Since midsummer new-crop December corn futures prices have declined more than $4 per bushel from the $7.88-per-bushel high. During the same time, November feeder cattle futures prices declined more than $20 per hundredweight (cwt) from highs of more than $119.
This relationship is usually the opposite between feeder cattle and corn prices. So what is making the shift occur this year?
North Dakota State University's Tim Petry a Livestock Economist and Crop Marketing Economist Frayne Olson offer their thoughts:
In 2006 and 2007, sharply increasing corn prices from September into spring of the next year caused declining feeder cattle prices.
A housing slump that turned into a U.S. financial crisis resulted in a collapse of the international credit markets. The problem has caused panic selling on Wall Street and across all agricultural commodity markets.
Live cattle futures plummeting about $30 per cwt is a major reason why feeder cattle futures did not respond favorably to declining corn prices.
Concern about domestic and export demand for beef during the economic crisis caused prices to decline. Then, index funds that held large, long futures positions in live cattle and many other commodities, including corn, were forced to liquidate to cover losses. Massive liquidation in commodity futures meant that no one wanted to take a long position, so prices were forced lower and lower.
Granted, funds were overly optimistic when traders bid prices up to the midsummer's peak, so now prices may decline more than market fundamentals indicate should happen. However, the price run-up did offer excellent sales price opportunities in cattle and corn and the sharp decline might offer good buying opportunities as well.
Even though cattle prices have fallen, the profit potential for backgrounding or feeding calves to market weight, may be better now because it is the margin and not the price level that is important in determining profitability. Heifer calves are being discounted severely relative to steer calves and may offer good backgrounding opportunities.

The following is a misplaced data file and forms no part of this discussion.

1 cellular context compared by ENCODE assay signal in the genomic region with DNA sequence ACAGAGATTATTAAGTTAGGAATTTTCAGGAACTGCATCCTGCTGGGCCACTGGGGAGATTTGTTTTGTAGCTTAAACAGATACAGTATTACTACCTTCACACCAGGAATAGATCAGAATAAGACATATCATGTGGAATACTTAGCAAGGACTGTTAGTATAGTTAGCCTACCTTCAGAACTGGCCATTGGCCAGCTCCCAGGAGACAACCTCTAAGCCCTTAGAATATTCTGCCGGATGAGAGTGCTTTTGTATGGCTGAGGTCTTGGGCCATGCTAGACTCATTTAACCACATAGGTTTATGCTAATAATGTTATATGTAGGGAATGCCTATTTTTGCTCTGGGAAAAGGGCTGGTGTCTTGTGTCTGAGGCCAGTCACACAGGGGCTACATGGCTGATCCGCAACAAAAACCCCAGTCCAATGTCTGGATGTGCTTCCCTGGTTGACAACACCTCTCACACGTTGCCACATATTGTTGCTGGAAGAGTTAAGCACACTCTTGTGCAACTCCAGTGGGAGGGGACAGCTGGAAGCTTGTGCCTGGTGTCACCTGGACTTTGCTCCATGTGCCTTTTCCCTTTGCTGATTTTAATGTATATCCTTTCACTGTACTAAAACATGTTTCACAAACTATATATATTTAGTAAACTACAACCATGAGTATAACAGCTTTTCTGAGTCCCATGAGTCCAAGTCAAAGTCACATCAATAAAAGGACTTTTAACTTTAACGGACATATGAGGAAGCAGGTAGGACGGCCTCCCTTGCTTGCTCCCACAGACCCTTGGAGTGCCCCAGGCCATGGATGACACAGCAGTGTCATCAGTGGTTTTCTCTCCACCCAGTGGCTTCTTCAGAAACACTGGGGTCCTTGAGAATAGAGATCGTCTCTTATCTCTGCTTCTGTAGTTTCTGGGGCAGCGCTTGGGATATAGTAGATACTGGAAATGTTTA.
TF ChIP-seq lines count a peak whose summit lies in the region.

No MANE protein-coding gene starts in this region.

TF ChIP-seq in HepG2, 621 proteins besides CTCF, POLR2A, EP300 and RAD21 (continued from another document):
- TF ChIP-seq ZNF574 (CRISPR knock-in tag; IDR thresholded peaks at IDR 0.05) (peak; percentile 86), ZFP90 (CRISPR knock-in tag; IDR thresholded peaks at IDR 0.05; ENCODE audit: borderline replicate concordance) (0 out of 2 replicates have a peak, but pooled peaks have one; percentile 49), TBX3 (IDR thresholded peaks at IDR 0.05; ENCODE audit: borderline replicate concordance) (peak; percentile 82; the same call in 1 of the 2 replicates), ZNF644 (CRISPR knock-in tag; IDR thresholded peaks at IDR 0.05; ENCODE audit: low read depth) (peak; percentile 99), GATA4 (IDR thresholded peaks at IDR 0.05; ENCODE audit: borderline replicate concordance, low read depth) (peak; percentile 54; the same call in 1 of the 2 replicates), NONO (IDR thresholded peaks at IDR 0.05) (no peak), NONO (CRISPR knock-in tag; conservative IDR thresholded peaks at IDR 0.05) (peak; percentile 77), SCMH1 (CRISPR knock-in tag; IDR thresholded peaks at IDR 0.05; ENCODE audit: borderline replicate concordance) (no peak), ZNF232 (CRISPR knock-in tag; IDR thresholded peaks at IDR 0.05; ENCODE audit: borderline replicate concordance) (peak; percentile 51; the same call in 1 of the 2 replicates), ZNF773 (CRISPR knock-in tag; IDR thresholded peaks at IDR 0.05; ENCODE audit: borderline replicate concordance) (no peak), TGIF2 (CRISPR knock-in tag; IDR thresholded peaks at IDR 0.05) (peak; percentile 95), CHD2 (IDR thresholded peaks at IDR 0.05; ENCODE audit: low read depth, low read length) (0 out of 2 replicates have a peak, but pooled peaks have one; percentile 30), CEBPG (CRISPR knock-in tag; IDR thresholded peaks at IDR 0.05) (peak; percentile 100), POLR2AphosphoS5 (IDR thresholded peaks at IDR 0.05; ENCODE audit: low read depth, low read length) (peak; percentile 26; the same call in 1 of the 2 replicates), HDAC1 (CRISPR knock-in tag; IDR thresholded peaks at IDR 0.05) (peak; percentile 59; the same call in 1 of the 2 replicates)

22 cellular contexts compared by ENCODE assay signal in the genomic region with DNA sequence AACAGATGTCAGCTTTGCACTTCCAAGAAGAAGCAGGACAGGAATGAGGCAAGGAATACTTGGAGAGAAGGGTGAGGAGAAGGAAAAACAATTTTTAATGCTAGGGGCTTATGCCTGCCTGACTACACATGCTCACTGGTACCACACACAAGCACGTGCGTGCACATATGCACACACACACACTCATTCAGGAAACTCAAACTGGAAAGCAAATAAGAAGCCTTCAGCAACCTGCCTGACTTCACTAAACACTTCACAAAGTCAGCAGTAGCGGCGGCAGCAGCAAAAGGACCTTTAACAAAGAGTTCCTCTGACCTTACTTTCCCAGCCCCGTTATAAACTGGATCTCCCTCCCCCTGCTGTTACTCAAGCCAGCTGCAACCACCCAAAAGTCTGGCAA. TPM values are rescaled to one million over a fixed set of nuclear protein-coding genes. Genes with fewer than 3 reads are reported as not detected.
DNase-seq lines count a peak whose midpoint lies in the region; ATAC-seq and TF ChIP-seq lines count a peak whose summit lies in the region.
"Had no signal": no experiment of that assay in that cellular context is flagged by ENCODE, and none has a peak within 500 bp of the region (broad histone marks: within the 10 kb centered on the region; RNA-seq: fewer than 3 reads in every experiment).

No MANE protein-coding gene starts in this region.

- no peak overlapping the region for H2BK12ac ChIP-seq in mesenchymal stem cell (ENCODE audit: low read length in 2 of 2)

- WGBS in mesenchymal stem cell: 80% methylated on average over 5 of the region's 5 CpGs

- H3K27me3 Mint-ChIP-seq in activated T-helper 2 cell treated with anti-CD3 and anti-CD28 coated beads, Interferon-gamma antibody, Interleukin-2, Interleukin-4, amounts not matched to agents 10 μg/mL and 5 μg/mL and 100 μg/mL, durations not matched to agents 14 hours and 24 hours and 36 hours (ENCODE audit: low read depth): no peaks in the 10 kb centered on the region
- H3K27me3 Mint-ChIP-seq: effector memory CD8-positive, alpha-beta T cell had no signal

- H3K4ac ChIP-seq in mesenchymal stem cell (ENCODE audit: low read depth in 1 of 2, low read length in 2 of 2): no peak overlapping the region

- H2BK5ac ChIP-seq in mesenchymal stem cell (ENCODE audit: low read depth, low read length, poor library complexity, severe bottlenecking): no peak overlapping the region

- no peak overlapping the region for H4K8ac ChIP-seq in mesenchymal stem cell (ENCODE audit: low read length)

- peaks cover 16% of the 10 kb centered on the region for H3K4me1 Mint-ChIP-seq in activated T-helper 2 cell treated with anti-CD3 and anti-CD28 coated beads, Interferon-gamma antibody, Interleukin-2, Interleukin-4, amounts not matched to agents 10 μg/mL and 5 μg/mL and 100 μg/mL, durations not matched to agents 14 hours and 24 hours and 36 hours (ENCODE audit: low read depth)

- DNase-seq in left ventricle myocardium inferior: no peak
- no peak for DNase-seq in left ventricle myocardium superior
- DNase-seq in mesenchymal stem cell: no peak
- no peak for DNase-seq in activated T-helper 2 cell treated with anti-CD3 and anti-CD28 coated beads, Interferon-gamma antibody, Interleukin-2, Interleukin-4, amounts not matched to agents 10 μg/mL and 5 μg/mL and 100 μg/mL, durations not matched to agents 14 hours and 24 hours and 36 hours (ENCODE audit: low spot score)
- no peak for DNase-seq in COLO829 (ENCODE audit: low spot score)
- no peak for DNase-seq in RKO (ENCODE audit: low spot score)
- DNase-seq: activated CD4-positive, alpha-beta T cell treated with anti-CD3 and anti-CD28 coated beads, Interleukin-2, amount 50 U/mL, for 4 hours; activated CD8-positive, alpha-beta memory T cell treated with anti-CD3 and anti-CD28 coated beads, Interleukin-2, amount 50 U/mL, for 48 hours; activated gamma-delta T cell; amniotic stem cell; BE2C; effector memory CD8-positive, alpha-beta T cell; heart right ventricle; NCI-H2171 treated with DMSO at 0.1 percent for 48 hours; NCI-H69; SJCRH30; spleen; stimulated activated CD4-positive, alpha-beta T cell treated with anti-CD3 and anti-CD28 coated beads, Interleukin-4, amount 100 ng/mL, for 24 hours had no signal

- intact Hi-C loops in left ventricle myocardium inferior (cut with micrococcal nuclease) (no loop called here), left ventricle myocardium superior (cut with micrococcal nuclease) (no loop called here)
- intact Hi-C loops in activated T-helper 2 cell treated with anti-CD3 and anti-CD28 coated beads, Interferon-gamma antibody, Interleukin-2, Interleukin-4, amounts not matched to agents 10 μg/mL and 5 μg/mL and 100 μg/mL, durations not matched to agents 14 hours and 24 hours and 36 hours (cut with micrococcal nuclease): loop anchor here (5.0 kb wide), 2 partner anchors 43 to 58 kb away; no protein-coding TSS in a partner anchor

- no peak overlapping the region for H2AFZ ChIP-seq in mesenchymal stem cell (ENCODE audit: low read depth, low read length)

Sellers of feeder calves and corn this fall will be impacted negatively by the lower prices unless they had prepriced their commodity.
This summer, uncertainty about the size of the corn crop caused price volatility. Early, wet conditions in parts of the Corn Belt, cooler summer temperatures and later dryness in some areas were all concerns. With harvest now winding down, the supply situation is clearer.
The U.S. Department of Agriculture's November supply and demand report estimated the U.S. corn yield at 153.8 bushels per acre, which equates to a 12 billion bushel crop. This crop would be the second largest on record, but 1.054 billion bushels less than last year's record crop.
The USDA continues to adjust usage estimates. The October supply and demand estimates increased feed use due to lower prices, but reduced corn usage for ethanol because of lower energy prices. How much the world financial crisis will affect the corn export demand is unknown. However, the USDA reduced export estimates by 100 million bushels in its November report.
The stocks-to-use ratio is projected to decline to 9 percent from last year's 12.7 percent. That is the third lowest ratio since 1970 and should be supportive to prices. The USDA's current midpoint national average farm price estimate, at $4.40 per bushel (in a range of $4 to $4.80), is 20 cents higher than last year.
Usually, the corn basis is weak at harvest time, but this year the basis actually has strengthened with the sharply declining futures relative to the cash market and the delayed harvest. Corn prices likely will continue to be volatile, especially until the extent of the economic crisis is known. However, prices should show seasonal strength after the harvest because the utilization is expected to be similar to last year.
Most of the seasonal decline in feeder calf prices should be behind us, assuming the economic crisis does not worsen substantially. However, short-term market strength is not expected, either, with the heavy fall marketing run in full swing.
Both cattle and corn markets likely will continue to be volatile in the next several months, so knowing break-even prices and evaluating risk management strategies will be important.Since it is the profit margin and not the price level that is important in feeding cattle, both corn and cattle prices should be protected. Locking in only one side and not the other is very risky in these highly volatile times.